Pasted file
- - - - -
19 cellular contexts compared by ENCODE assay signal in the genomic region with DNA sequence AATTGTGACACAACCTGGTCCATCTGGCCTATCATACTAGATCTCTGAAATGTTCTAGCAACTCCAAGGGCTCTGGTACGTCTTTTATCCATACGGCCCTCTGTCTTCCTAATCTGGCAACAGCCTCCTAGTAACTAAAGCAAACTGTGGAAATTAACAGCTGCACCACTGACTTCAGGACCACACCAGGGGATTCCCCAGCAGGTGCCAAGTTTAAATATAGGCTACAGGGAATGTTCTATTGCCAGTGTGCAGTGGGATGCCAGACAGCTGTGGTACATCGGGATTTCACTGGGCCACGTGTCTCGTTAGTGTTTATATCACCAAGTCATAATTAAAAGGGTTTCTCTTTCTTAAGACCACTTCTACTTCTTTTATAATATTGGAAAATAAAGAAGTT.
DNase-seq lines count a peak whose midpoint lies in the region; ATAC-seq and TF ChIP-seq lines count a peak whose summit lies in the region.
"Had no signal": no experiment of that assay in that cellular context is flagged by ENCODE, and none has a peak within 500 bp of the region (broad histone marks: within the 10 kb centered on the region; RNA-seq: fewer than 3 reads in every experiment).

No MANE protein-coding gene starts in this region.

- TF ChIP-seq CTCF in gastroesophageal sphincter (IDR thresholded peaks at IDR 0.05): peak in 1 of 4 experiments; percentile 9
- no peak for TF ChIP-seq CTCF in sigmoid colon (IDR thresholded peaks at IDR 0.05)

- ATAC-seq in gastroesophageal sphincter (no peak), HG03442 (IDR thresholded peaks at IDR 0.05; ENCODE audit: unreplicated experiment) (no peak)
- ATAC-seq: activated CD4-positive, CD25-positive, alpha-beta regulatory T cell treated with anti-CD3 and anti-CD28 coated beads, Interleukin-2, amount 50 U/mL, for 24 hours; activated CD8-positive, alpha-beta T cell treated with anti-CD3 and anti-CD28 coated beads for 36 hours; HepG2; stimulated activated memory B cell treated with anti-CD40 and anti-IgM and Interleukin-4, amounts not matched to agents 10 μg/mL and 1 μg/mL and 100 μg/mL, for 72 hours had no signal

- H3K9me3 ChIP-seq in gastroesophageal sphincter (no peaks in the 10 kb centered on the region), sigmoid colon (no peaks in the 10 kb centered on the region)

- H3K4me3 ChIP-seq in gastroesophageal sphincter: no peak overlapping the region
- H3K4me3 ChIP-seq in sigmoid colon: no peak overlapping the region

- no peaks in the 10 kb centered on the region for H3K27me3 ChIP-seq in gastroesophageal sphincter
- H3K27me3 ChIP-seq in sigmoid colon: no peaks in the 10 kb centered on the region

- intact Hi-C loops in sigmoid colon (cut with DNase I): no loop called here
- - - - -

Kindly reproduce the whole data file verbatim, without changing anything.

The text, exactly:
19 cellular contexts compared by ENCODE assay signal in the genomic region with DNA sequence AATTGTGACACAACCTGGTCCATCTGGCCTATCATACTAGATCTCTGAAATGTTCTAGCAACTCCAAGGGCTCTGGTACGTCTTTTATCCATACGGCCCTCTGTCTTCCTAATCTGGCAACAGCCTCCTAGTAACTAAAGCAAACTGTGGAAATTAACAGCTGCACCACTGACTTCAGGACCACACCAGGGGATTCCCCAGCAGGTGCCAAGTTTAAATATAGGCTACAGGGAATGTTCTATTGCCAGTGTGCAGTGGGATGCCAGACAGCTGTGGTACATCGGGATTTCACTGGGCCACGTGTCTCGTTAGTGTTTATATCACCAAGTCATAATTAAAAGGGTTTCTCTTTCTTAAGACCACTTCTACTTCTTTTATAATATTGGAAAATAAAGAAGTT.
DNase-seq lines count a peak whose midpoint lies in the region; ATAC-seq and TF ChIP-seq lines count a peak whose summit lies in the region.
"Had no signal": no experiment of that assay in that cellular context is flagged by ENCODE, and none has a peak within 500 bp of the region (broad histone marks: within the 10 kb centered on the region; RNA-seq: fewer than 3 reads in every experiment).

No MANE protein-coding gene starts in this region.

- TF ChIP-seq CTCF in gastroesophageal sphincter (IDR thresholded peaks at IDR 0.05): peak in 1 of 4 experiments; percentile 9
- no peak for TF ChIP-seq CTCF in sigmoid colon (IDR thresholded peaks at IDR 0.05)

- ATAC-seq in gastroesophageal sphincter (no peak), HG03442 (IDR thresholded peaks at IDR 0.05; ENCODE audit: unreplicated experiment) (no peak)
- ATAC-seq: activated CD4-positive, CD25-positive, alpha-beta regulatory T cell treated with anti-CD3 and anti-CD28 coated beads, Interleukin-2, amount 50 U/mL, for 24 hours; activated CD8-positive, alpha-beta T cell treated with anti-CD3 and anti-CD28 coated beads for 36 hours; HepG2; stimulated activated memory B cell treated with anti-CD40 and anti-IgM and Interleukin-4, amounts not matched to agents 10 μg/mL and 1 μg/mL and 100 μg/mL, for 72 hours had no signal

- H3K9me3 ChIP-seq in gastroesophageal sphincter (no peaks in the 10 kb centered on the region), sigmoid colon (no peaks in the 10 kb centered on the region)

- H3K4me3 ChIP-seq in gastroesophageal sphincter: no peak overlapping the region
- H3K4me3 ChIP-seq in sigmoid colon: no peak overlapping the region

- no peaks in the 10 kb centered on the region for H3K27me3 ChIP-seq in gastroesophageal sphincter
- H3K27me3 ChIP-seq in sigmoid colon: no peaks in the 10 kb centered on the region

- intact Hi-C loops in sigmoid colon (cut with DNase I): no loop called here